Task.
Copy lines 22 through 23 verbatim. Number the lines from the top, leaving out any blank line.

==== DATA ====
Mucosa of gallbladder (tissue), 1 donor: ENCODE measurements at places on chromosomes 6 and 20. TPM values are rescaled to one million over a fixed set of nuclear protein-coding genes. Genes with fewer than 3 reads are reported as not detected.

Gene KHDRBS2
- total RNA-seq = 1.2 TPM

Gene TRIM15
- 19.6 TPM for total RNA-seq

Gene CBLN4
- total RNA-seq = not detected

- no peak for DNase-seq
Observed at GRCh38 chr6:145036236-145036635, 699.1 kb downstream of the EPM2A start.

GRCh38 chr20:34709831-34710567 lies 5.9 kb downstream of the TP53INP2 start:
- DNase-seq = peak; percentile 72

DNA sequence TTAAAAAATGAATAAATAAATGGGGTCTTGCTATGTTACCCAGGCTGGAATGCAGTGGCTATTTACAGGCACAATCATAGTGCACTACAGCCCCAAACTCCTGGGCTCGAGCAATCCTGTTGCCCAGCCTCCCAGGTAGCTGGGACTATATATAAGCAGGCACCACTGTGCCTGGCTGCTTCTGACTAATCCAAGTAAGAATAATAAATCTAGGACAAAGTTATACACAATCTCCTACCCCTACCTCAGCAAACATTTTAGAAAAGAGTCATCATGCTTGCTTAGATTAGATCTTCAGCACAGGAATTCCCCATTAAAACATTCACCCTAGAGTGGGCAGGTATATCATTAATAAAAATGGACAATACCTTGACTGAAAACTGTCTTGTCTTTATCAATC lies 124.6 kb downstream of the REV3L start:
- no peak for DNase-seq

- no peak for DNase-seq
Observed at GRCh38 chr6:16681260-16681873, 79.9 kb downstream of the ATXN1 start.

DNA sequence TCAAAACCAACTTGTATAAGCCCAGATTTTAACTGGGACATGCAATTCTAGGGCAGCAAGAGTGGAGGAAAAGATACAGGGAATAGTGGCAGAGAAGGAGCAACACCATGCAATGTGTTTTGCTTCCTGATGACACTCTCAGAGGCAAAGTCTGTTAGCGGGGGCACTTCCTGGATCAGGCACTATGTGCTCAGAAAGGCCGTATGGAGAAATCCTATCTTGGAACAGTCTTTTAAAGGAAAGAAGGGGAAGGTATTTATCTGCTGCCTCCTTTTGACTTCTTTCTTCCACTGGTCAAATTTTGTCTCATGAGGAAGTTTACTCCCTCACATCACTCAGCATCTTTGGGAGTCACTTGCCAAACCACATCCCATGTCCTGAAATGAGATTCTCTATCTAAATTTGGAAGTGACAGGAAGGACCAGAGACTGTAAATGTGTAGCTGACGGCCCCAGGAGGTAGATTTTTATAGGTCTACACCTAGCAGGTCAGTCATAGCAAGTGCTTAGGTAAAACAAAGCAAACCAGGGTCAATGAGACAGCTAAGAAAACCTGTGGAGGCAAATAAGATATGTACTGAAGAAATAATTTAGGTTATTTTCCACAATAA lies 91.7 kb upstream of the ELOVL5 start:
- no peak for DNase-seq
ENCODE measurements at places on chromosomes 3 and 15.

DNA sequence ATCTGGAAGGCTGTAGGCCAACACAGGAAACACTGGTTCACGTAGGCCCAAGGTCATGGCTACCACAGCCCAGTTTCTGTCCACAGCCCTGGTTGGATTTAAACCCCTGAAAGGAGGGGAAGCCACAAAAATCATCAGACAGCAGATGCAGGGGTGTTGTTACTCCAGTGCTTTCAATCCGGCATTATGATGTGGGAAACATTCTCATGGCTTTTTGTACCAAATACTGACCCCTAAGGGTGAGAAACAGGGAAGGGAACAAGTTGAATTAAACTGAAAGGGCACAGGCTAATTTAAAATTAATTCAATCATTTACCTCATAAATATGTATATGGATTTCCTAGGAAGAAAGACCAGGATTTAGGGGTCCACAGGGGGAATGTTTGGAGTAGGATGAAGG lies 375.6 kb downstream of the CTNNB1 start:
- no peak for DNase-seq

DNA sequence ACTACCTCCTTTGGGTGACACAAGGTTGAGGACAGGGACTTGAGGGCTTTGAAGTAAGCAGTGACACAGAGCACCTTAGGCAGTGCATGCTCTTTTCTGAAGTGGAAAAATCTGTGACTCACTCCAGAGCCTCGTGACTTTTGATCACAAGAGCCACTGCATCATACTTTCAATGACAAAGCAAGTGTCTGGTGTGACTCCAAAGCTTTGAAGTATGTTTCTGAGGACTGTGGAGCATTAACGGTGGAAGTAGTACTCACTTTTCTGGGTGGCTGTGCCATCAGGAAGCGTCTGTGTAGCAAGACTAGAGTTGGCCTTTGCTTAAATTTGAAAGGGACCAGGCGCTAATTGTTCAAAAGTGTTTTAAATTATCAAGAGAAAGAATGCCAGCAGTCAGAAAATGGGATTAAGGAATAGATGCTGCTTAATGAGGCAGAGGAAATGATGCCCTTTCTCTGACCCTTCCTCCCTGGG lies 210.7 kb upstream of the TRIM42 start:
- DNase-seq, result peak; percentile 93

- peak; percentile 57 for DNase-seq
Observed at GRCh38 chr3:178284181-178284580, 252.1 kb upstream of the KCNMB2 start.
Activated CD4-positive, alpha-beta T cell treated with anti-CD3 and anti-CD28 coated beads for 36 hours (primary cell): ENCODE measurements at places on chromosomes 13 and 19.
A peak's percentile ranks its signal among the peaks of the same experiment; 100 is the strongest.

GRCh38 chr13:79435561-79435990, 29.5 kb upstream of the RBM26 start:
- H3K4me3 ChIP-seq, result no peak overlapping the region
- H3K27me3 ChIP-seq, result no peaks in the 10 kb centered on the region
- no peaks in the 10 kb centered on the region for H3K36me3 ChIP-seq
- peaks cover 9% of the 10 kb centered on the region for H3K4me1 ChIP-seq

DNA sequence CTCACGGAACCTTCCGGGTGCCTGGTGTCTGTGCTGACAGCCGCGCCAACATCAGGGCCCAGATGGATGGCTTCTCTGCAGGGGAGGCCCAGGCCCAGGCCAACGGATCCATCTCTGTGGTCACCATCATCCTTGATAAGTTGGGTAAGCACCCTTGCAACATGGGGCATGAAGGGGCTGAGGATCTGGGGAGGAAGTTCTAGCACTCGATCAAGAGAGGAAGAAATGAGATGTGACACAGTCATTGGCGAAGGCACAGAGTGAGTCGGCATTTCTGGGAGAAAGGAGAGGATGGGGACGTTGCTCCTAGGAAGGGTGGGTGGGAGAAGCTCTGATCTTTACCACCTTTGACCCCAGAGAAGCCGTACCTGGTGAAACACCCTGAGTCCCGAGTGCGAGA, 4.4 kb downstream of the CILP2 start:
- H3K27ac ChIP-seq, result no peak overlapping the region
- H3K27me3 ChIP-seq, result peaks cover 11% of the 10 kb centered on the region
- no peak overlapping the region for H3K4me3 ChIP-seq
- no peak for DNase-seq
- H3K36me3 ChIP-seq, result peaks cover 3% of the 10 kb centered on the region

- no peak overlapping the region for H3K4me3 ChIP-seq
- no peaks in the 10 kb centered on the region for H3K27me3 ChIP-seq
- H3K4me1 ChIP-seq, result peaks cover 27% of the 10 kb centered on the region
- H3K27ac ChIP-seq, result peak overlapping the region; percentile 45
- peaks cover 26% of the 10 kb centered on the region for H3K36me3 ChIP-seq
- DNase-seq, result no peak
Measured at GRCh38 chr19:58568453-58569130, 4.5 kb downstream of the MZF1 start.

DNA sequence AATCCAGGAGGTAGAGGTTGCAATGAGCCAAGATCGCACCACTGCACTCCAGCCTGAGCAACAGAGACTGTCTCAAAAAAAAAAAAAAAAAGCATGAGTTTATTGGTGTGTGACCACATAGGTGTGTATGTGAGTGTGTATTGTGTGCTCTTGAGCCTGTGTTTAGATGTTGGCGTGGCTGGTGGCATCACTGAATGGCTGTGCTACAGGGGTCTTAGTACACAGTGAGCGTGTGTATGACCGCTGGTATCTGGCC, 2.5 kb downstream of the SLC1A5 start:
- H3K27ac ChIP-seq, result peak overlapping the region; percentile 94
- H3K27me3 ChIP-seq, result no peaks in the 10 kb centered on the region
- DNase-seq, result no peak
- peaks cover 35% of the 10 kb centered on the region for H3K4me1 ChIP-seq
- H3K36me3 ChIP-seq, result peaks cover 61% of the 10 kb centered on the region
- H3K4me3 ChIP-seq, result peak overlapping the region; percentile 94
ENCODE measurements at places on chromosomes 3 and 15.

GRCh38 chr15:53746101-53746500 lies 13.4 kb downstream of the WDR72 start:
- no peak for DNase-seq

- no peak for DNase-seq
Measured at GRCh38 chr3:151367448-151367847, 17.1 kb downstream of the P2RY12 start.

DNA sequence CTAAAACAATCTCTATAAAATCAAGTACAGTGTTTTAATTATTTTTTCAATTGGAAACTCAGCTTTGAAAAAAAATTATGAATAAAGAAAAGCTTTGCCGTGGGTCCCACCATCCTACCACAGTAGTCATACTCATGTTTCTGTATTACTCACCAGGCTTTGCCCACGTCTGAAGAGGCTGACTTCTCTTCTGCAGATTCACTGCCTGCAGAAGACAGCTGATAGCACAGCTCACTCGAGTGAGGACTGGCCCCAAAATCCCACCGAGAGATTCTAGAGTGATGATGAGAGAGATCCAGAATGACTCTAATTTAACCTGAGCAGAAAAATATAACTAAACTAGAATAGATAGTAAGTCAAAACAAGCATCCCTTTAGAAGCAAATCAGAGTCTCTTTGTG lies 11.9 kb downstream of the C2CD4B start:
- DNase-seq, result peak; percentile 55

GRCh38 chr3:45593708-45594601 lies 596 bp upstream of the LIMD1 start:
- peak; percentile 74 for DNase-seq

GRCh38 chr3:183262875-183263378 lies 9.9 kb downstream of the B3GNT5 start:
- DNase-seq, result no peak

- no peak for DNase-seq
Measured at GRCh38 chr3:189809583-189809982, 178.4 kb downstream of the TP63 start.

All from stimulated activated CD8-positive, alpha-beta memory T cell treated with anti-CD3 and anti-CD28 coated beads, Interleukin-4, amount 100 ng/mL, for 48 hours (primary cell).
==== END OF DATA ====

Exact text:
- DNase-seq, result peak; percentile 93

- peak; percentile 57 for DNase-seq